Robert Alexander Farrar Thurman (born August 3, 1941)
Is an American Buddhist writer and academic who has written, edited or translated several books on Tibetan Buddhism. He is the Je Tsongkhapa Professor of Indo-Tibetan Buddhist Studies at Columbia University, holding the first endowed chair in this field of study in the United States. He also is the co-founder and president of the Tibet House New York and is active against the People's Republic of China's control of Tibet.
Life and career
Thurman was born in New York City, the son of Elizabeth Dean Farrar (1907–1973), a stage actress, and Beverly Reid Thurman, Jr. (1909–1962), an Associated Press editor and U.N. translator (French and English). He is of English, German, Scottish, and Irish ancestry. His brother, John Thurman, is a professional concert cellist who performs with the Detroit Symphony Orchestra., He attended Philips Exeter Academy from 1954 to 1958, followed by Harvard University, where he obtained his B.A., M.A. and Ph.D. degrees.
He married Marie-Christophe de Menil daughter of Dominique de Menil and John de Menil and heiress to the Schlumberger Limited oil-equipment fortune, in 1960; they had one daughter, Taya; their grandson was the late artist Dash Snow. In 1961 Thurman lost his left eye in an accident while he was using a jack to lift an automobile, and the eye was replaced with an ocular prosthetic.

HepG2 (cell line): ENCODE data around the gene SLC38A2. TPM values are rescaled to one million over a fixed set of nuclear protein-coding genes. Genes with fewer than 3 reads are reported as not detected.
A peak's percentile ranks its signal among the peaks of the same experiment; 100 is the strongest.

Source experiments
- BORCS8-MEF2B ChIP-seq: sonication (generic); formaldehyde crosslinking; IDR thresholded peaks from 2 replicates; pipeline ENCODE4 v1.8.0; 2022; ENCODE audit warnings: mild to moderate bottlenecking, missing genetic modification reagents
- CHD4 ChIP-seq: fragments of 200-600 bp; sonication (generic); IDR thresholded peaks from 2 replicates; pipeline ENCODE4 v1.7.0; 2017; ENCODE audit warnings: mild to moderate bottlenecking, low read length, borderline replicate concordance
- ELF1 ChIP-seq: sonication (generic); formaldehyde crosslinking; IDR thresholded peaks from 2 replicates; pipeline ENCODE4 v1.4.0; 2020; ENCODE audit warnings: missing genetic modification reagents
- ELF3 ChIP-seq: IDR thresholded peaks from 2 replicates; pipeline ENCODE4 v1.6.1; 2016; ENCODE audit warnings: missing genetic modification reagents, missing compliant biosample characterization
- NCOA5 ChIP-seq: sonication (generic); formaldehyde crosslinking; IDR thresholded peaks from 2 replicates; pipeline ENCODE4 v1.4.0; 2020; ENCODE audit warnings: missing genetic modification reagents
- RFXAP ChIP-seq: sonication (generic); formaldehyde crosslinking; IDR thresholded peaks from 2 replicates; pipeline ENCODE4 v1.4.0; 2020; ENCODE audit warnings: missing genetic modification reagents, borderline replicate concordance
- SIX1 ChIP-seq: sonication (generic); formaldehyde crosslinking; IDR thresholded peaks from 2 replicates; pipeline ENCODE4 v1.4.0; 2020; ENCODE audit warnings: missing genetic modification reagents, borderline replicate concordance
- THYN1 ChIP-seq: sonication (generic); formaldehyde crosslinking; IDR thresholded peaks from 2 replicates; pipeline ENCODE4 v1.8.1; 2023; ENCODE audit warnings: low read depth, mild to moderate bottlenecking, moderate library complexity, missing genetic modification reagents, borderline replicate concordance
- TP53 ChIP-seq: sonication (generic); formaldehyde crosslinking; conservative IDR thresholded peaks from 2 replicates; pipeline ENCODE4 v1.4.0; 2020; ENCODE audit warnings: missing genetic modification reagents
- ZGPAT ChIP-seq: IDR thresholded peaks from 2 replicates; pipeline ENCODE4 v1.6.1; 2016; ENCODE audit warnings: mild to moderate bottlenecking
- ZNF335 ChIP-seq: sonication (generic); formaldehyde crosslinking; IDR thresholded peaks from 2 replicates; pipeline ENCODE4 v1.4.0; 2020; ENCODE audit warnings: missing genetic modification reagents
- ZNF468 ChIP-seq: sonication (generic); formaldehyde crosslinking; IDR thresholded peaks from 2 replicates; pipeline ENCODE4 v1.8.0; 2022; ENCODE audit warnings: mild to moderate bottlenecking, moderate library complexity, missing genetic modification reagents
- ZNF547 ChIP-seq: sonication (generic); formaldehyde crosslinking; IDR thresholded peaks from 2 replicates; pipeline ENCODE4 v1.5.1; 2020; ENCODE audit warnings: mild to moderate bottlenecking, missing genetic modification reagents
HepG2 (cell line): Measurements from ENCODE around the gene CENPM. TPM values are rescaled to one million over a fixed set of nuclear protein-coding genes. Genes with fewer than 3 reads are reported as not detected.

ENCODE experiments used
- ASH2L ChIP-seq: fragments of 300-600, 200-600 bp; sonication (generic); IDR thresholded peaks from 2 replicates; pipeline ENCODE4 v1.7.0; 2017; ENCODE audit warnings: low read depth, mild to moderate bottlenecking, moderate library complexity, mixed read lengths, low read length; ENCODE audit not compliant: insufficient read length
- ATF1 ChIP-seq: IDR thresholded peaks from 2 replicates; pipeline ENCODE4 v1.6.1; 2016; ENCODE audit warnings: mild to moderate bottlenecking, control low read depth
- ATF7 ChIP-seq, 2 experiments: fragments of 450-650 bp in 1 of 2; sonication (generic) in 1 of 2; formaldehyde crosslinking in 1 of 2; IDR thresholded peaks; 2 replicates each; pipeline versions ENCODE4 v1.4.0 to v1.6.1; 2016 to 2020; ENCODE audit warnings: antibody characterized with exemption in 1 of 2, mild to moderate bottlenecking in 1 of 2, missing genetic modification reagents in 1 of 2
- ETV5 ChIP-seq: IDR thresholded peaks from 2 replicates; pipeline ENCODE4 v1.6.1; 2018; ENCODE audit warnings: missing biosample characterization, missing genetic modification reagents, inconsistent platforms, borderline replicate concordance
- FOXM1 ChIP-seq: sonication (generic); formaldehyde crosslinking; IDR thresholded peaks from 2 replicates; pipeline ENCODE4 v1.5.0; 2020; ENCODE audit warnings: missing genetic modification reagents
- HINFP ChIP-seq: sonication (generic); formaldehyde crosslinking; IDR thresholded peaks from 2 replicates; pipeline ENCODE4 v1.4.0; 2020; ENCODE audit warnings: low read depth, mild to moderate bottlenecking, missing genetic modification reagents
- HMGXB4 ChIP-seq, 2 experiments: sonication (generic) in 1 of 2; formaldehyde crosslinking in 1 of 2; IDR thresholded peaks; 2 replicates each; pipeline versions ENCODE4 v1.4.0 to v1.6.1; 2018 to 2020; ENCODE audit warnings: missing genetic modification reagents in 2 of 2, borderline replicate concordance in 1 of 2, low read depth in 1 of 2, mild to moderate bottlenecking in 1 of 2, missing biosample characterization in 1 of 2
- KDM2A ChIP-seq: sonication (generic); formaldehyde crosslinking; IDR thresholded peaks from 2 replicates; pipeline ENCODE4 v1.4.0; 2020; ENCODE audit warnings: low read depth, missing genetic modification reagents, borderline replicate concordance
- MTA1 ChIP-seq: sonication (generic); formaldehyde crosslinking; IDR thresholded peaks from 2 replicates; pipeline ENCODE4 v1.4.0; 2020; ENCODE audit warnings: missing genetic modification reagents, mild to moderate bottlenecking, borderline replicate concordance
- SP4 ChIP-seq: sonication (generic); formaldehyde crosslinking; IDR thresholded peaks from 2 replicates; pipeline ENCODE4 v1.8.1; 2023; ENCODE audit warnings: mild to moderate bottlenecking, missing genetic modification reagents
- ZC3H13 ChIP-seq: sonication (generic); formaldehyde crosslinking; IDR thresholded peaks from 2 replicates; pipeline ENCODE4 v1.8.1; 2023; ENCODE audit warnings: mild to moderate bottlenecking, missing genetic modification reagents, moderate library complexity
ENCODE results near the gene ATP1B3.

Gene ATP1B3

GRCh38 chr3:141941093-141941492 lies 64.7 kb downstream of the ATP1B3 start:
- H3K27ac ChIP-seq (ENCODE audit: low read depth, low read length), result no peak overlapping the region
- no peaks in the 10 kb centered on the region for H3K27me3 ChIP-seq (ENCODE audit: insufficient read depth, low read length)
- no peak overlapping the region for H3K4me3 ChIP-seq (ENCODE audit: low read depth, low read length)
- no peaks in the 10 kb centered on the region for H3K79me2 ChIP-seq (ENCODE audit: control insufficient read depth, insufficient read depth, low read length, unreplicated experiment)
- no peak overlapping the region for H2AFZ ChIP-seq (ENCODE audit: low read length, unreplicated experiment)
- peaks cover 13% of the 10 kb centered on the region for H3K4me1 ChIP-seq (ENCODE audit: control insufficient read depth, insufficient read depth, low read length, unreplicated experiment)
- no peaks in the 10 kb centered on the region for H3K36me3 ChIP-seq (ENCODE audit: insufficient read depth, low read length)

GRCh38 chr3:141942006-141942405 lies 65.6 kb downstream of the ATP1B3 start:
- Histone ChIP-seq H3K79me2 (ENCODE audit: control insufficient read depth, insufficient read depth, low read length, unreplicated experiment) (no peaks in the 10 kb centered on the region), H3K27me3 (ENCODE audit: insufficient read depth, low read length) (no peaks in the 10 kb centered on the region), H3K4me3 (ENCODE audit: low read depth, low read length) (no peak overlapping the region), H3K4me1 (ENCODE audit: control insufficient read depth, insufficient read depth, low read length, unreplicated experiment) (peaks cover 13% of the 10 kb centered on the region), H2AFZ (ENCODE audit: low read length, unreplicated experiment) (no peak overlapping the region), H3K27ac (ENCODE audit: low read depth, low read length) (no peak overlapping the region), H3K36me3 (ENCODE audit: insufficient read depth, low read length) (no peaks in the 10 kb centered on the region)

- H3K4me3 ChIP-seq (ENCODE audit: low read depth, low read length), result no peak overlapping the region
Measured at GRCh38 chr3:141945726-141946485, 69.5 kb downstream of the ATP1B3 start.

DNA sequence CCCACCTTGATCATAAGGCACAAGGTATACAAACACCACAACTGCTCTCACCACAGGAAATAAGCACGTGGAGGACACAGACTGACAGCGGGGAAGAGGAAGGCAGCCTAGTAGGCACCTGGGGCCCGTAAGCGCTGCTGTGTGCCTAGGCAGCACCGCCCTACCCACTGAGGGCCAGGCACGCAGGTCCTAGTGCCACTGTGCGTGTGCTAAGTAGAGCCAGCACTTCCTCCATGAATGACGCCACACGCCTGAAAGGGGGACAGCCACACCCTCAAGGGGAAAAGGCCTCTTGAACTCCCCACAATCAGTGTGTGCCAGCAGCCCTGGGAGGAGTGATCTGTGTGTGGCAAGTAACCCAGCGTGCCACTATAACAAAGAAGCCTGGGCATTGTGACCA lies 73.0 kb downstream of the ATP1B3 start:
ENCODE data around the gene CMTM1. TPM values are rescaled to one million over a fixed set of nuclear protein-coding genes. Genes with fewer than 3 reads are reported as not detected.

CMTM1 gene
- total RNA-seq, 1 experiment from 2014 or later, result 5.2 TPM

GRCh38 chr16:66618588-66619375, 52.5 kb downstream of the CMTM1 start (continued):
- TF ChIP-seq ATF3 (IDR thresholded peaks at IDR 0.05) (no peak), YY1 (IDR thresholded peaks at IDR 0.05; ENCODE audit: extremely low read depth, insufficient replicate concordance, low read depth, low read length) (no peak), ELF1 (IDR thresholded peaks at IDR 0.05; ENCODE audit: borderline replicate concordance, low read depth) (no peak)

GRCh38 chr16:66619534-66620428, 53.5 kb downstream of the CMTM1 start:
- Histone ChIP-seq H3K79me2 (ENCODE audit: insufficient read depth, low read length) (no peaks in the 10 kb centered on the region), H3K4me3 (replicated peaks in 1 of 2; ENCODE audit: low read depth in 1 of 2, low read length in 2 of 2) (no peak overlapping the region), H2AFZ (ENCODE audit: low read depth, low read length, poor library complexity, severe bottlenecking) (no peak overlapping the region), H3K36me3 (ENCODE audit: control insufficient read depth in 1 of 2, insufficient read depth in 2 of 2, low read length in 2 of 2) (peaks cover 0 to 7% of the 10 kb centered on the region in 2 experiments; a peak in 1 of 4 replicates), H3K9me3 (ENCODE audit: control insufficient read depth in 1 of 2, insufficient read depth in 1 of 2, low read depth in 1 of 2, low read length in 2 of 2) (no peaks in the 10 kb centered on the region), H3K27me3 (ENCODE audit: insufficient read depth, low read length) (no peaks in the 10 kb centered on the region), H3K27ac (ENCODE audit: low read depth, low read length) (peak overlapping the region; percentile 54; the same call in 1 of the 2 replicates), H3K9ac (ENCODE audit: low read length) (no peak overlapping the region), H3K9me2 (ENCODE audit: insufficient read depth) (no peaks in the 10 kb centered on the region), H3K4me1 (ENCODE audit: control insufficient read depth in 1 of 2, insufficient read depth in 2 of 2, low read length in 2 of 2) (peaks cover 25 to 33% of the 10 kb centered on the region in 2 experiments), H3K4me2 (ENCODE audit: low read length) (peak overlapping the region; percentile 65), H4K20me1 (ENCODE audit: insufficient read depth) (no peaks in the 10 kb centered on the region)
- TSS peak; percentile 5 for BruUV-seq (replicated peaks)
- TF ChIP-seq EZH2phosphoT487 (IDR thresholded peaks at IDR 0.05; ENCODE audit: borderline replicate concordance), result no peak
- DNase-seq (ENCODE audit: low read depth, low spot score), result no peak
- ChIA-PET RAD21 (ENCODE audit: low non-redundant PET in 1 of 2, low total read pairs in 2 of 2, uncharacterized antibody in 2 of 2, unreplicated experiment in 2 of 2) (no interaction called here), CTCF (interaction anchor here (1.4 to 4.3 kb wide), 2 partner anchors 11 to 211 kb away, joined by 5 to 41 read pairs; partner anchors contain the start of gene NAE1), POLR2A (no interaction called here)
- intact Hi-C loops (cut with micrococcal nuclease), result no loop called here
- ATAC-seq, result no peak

After the accident he decided to refocus his life, divorcing his wife and traveling from 1961 to 1966 in Turkey, Iran and India. He became a Buddhist and was ordained in 1964, the first American Buddhist monk of the Tibetan Buddhist tradition. He studied with Tenzin Gyatso, the 14th Dalai Lama, who became a close friend.
In 1967, back in the United States, Thurman resigned his monk's vows of celibacy and married his second wife, German-Swedish model and psychiatrist Nena von Schlebrügge, who was previously married briefly to Timothy Leary. Thurman and Schlebrügge have four children, including actress Uma Thurman and Ganden Thurman, who as of 2012 is Executive Director of Tibet House.
Thurman obtained an M.A in 1969 and a Ph.D. in Sanskrit Indian Studies in 1972 from Harvard. He was professor of religion at Amherst College from 1973 to 1988, when he accepted a position at Columbia University as professor of religion and Sanskrit. At Amherst College Thurman met his lifelong friend Prof. Lal Mani Joshi, a distinguished Indian Buddhist scholar.
In 1987, Thurman created Tibet House U.S. with Richard Gere and Philip Glass at the request of the Dalai Lama. Tibet House is a nonprofit organization whose mission is to help preserve Tibetan Culture in exile. In 2001, the Pathwork Center, a 320-acre (1.3 km2) retreat center on Panther Mountain in Phoenicia, NY, was donated to Tibet House. Thurman and Schlebrügge renamed the center Menla Mountain Retreat and Conference Center. Menla (the Tibetan name for the Medicine Buddha) is being developed into a state-of-the-art healing arts center grounded in the Tibetan Medical tradition in conjunction with other holistic paradigms.